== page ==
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The digital pill Abilify MyCite, which is now being introduced into the market, foretells of a future where such technology is used to monitor the behavior, location and "medication compliance" of a person 24 hours a day.

America’s Psychiatric Facilities Are ‘Incubators’ for COVID-19

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As the novel coronavirus continues to wreak havoc around the globe, whistleblowers at American psychiatric facilities paint a picture of mismanaged COVID-19 responses and lax safety protocols, putting patients, workers, and the surrounding communities in harm’s way. Some even allege coverups of deaths.
cartoon drawing of many eyes on red background

Mental Health Apps: AI Surveillance Enters Our World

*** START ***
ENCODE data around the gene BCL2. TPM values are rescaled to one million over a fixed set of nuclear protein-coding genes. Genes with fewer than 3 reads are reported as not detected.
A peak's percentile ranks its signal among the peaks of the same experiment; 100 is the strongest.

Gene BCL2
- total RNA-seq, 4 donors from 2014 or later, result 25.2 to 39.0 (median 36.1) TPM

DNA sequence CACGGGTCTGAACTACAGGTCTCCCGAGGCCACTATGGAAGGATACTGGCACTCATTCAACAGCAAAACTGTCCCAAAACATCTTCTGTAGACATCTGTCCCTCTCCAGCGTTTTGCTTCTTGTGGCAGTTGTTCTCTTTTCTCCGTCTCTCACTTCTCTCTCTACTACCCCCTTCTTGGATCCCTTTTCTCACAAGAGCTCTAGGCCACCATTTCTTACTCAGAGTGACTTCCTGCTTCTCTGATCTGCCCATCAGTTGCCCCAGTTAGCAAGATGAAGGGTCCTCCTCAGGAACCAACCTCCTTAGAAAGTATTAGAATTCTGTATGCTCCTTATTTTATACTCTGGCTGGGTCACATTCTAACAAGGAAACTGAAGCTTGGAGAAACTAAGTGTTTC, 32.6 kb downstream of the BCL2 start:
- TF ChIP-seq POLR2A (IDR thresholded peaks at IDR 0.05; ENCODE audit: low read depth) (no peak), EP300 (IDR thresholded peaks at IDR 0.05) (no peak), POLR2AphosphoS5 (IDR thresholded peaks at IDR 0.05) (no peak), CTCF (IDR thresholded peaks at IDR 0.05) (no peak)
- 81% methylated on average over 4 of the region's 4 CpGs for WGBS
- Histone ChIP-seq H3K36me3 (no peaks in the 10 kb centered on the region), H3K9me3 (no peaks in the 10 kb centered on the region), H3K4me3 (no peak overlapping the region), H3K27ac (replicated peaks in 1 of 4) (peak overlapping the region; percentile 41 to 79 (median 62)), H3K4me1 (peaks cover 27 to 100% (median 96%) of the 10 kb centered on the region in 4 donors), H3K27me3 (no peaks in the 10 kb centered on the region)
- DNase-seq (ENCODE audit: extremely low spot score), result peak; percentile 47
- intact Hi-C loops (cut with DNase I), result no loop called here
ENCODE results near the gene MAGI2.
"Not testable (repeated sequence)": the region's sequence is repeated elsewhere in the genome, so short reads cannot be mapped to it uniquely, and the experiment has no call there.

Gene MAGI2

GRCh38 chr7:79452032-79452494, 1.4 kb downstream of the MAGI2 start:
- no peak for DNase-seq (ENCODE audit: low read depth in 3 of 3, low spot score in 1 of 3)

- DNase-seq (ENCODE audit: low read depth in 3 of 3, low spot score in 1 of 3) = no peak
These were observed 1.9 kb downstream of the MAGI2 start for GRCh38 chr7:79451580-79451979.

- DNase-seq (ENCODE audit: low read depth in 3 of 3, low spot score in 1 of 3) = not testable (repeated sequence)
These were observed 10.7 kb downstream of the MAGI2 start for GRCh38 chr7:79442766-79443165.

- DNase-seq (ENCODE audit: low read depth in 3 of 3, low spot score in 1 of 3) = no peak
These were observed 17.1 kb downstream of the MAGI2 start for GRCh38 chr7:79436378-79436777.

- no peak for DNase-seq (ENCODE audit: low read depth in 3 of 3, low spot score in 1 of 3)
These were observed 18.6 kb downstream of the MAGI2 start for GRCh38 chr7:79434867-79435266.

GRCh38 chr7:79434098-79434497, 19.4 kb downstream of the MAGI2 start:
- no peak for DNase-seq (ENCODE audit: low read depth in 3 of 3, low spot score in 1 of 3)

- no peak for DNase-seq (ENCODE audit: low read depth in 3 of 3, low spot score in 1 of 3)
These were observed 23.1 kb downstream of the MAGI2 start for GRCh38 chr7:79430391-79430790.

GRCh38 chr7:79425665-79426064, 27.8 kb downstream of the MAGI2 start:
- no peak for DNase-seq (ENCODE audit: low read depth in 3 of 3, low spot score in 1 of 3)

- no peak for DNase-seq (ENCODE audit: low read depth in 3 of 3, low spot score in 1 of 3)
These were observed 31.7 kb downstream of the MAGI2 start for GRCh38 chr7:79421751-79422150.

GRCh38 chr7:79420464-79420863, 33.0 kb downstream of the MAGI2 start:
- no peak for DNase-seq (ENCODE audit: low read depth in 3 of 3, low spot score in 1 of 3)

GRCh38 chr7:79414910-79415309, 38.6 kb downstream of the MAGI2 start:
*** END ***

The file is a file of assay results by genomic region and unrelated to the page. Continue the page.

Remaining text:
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While the developers are promoting the apps as a public health initiative, they are effectively an AI that would be snooping on you at all times—ostensibly coming to know you better than you know yourself. And ultimately doing so for commercial purposes that will expand the psychiatric enterprise.

Mad Pride Rises in Mexico

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The Mad Pride movement continues to spread around the world, with a first-ever march in Mexico City.
Photograph of East Wing and a field of buckwheat

Inner Fire: Where Seekers Have a Choice

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A Vermont residential community program helps people taper or stay off medications with holistic care embedded in a pastoral setting.

Lancet Psychiatry Needs to Retract the ADHD-Enigma Study

Lancet Psychiatry, a UK-based medical journal, recently published a study that concluded brain scans showed that individuals diagnosed with ADHD had smaller brains. That conclusion is belied by the study data. The journal needs to retract this study. UPDATE: Lancet Psychiatry (online) has published letters critical of the study, and the authors' response, and a correction.